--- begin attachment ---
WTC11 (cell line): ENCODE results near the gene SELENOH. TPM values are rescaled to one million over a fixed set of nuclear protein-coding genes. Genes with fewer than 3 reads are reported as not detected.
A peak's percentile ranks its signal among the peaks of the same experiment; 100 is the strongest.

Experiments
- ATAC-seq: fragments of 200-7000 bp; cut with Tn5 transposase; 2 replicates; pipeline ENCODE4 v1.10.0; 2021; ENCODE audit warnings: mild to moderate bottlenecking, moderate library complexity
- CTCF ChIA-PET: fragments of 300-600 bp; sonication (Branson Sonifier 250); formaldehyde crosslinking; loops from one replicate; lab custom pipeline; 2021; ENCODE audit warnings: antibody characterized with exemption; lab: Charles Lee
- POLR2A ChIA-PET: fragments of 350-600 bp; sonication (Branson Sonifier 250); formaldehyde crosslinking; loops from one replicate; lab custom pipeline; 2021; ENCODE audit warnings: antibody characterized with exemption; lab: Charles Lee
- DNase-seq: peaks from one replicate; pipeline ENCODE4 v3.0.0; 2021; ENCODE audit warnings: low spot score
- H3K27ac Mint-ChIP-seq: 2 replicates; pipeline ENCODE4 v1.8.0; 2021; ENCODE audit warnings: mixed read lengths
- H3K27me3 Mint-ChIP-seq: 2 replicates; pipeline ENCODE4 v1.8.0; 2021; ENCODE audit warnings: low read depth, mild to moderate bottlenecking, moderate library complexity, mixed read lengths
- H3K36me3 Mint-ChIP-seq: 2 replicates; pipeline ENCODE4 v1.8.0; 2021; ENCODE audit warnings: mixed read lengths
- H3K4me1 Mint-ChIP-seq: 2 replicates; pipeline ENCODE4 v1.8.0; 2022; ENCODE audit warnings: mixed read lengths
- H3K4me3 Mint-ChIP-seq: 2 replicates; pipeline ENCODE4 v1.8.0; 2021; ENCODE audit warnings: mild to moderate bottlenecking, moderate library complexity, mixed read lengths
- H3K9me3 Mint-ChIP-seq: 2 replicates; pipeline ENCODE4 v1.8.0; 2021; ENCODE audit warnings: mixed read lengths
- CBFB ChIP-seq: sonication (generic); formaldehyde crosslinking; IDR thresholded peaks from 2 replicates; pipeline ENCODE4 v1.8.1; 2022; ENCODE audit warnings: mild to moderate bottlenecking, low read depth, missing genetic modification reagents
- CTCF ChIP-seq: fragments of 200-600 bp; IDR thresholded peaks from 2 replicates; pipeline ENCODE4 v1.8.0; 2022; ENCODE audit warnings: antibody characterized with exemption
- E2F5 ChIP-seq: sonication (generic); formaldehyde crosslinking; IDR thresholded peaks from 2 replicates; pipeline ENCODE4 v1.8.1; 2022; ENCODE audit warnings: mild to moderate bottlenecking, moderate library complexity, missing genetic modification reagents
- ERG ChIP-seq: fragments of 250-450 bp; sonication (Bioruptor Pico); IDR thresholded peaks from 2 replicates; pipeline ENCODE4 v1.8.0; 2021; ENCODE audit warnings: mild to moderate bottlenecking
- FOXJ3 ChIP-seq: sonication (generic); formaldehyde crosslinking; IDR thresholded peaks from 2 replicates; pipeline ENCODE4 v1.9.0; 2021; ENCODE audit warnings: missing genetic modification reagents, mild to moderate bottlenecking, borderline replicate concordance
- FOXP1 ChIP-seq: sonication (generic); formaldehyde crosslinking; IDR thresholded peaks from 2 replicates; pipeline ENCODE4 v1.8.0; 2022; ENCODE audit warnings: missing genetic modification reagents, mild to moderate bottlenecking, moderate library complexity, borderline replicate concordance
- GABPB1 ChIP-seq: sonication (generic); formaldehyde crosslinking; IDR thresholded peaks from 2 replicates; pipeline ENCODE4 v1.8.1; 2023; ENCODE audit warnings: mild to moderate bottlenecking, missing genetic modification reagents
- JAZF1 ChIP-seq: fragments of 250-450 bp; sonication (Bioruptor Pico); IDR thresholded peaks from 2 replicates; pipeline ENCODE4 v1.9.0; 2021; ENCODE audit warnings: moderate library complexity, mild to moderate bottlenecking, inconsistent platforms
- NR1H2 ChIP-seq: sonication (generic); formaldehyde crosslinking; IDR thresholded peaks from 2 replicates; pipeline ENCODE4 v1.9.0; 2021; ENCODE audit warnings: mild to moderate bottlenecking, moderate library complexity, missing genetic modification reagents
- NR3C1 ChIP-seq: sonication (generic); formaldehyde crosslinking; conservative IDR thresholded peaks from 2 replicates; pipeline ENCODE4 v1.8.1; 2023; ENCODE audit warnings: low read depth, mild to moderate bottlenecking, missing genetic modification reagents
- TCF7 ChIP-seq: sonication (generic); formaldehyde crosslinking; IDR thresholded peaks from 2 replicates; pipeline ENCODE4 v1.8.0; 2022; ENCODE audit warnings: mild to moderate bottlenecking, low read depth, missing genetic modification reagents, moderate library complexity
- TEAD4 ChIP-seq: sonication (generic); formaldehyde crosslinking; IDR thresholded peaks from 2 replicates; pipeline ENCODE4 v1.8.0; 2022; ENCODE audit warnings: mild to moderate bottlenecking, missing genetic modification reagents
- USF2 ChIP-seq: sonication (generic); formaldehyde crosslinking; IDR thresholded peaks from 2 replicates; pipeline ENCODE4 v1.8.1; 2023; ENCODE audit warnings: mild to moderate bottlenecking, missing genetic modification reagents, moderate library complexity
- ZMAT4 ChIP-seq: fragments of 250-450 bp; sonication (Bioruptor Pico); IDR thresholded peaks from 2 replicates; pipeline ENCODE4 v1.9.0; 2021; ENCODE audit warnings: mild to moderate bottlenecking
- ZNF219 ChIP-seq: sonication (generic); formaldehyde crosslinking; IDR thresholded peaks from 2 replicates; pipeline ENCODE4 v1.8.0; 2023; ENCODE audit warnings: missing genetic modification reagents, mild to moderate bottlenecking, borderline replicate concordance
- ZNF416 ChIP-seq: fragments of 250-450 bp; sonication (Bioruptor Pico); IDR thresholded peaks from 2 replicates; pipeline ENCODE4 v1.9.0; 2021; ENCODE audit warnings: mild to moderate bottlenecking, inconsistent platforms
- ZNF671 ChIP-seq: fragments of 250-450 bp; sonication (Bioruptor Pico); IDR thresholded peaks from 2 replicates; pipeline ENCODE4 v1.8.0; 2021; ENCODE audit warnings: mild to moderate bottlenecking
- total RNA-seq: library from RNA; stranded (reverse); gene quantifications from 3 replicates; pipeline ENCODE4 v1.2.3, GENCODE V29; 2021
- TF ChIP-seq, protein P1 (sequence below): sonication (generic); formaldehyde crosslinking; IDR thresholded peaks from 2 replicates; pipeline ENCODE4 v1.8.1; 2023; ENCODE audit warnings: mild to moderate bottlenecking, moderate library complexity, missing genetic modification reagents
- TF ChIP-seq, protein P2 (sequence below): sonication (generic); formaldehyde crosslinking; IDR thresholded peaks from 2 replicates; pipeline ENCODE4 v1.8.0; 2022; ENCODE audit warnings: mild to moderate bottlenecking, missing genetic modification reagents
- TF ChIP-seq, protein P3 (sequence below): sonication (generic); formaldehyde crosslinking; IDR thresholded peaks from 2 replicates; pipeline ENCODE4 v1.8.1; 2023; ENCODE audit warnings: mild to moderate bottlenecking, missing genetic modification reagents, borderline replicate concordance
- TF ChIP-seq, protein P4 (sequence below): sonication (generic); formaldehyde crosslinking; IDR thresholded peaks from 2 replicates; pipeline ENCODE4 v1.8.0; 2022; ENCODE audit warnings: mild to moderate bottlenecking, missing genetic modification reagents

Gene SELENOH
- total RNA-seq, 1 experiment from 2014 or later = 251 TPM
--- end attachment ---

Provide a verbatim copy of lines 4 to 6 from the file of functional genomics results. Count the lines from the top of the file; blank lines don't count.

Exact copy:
- ATAC-seq: fragments of 200-7000 bp; cut with Tn5 transposase; 2 replicates; pipeline ENCODE4 v1.10.0; 2021; ENCODE audit warnings: mild to moderate bottlenecking, moderate library complexity
- CTCF ChIA-PET: fragments of 300-600 bp; sonication (Branson Sonifier 250); formaldehyde crosslinking; loops from one replicate; lab custom pipeline; 2021; ENCODE audit warnings: antibody characterized with exemption; lab: Charles Lee
- POLR2A ChIA-PET: fragments of 350-600 bp; sonication (Branson Sonifier 250); formaldehyde crosslinking; loops from one replicate; lab custom pipeline; 2021; ENCODE audit warnings: antibody characterized with exemption; lab: Charles Lee